Imagine sharing a creative vision that lays the foundations for Detroit techno. Imagine still spreading that message almost 30 years down the line. Imagine being dance music pioneer Kevin Saunderson…

With the word legendary rendered redundant due to wilful misuse by those in the hyperbole business (you know the sort – those in PR and marketing, OK, and some journalists too), how best to adequately describe Kevin Saunderson and his 25 years and counting in the dance music business? An icon? Well, certainly, but let’s settle for dance music pioneer as it captures Saunderson’s understated persona and his place in the dance music pantheon as one of the scene’s great innovators and visionaries. Think we’re kidding? Just remember his era-defining records made as Inner City, E-Dancer, Kreem, The Reese Project, among many other aliases.

After all, it was his vision – along with his great friends Juan Atkins and Derrick May back in the Detroit suburb of Belleville in the early ’80s – that helped lay the foundations for what we know as Detroit techno, house and all their glorious multi-faceted spin-offs. And today, nearly 30 years on from those first adventures in the DJ booth and on vinyl, the trio – snappily titled the Belleville Three – are still close friends. In fact, although much was made of techno’s original futuristic vision – it’s links to the technological advances prophesised in Alvin Toffler’s Third Wave book and sci-fi films like Blade Runner – when the three of them do get together these days, they like to kick back and reflect upon the old days and how far they’ve come.

“Oh, yeah,” Kevin laughs infectiously. “We definitely talk about the old days and who could have imagined that our vision – some of it intentionally, some of it unintentionally – would change music, the world of DJing and how it’s seen. It’s developed in a way that was obviously unimaginable to us back then. So, you know, it’s great to see. It’s an accomplishment. But it happened, and it’s happening.”

When he says it’s happening, he is, of course, referring to the relatively recent EDM explosion in his native America. For years it was blithely assumed white America would never ‘get’ dance music. Yes, there was a mild flirtation in the ’90s when the likes of The Chemical Brothers, Underworld, Orbital, et al, sold their version of dance music back to America, and other intermittent crushes since then, but there hasn’t been a full-on love affair before. And while others have been snooty about what is happening in America (the diluted nature of what is being packaged as dance music, etc), Saunderson – always a glass half-full kind of guy – is reaching for the positives. “There’s a real culture developing around electronic music,” he enthuses.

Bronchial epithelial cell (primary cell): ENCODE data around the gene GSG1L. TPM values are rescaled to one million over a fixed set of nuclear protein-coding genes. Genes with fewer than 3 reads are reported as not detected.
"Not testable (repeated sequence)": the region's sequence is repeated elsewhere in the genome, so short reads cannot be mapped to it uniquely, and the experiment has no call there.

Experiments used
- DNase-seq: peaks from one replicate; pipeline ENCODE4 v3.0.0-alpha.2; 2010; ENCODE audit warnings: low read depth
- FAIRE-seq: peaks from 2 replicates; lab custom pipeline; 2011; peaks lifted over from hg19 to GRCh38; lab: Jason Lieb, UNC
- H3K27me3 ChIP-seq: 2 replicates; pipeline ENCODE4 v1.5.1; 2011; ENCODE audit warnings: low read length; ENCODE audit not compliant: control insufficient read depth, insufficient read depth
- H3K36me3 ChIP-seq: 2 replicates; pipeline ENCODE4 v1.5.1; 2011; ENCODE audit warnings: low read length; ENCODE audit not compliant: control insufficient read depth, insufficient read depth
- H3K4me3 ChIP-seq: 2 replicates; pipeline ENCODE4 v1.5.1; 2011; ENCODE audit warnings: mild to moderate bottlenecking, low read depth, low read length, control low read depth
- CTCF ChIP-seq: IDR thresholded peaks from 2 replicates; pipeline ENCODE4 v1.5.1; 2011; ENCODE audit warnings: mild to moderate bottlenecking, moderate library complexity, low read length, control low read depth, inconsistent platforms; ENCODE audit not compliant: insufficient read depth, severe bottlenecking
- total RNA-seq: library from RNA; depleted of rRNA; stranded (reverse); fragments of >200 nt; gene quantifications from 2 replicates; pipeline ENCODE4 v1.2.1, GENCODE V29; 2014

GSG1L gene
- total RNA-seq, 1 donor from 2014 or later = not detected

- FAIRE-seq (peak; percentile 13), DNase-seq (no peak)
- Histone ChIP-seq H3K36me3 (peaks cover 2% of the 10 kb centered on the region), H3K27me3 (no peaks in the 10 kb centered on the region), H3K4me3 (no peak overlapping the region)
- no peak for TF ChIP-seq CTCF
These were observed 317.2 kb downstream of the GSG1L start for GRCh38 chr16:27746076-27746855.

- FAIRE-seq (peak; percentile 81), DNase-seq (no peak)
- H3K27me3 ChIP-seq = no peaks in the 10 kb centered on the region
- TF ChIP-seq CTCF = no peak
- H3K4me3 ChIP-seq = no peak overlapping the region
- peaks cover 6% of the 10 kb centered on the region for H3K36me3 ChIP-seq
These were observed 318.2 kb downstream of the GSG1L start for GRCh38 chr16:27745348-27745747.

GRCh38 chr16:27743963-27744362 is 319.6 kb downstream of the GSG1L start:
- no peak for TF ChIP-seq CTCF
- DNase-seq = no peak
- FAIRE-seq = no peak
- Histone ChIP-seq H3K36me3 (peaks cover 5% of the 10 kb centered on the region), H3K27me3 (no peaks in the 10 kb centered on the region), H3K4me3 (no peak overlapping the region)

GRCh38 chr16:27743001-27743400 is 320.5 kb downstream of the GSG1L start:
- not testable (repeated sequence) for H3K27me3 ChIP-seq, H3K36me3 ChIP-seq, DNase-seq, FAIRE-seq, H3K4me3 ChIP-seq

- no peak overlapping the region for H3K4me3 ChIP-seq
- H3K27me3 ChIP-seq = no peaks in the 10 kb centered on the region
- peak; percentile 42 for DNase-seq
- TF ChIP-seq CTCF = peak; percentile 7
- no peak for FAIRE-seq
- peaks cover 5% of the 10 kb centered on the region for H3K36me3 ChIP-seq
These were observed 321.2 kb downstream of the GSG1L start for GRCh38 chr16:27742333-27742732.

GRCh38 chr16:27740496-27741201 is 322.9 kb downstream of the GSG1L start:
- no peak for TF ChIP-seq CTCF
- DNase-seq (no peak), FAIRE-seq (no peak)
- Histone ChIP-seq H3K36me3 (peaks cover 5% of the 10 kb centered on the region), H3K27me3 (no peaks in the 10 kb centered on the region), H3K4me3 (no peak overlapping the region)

“When I first started playing it was so not happening. People were so naïve. When we were creating this music and developing this sound, at home it was all urban people. It was all black and I had a vision.

“There was no foresight so it took all these years educating and the scene evolving plus the internet and social media, and now, 27 years later, it’s gotten to the point where the young kids in America have jumped onto the music whether its dubstep, techno, progressive… they’re into it.”

So why didn’t it catch on in white America before? It did everywhere else. In Europe, when Inner City were reaching the giddy heights of the Top 10 Saunderson was fêted as a pop star. Techno acolytes worshipped his E-Dancer project (handily collated in the Heavenly album on Carl Craig’s Planet E imprint) and his mesmeric Reese bassline was one of the cornerstones of drum ‘n’ bass. But back home it was just like 30-odd years previously where the likes of Muddy Waters, Howlin’ Wolf and other blues Gods were nobodies. “Traditional radio and TV channels like MTV controlled music,” explains Kevin, “and people didn’t know anything else. The internet kicked it all in. With social media, facebook, the internet… people started doing their research. You’ve got internet radio shows, SoundCloud… you can’t hide it from people any more. Yes, the scene here in America is a little more commercial, but in general people are more exposed to the music.”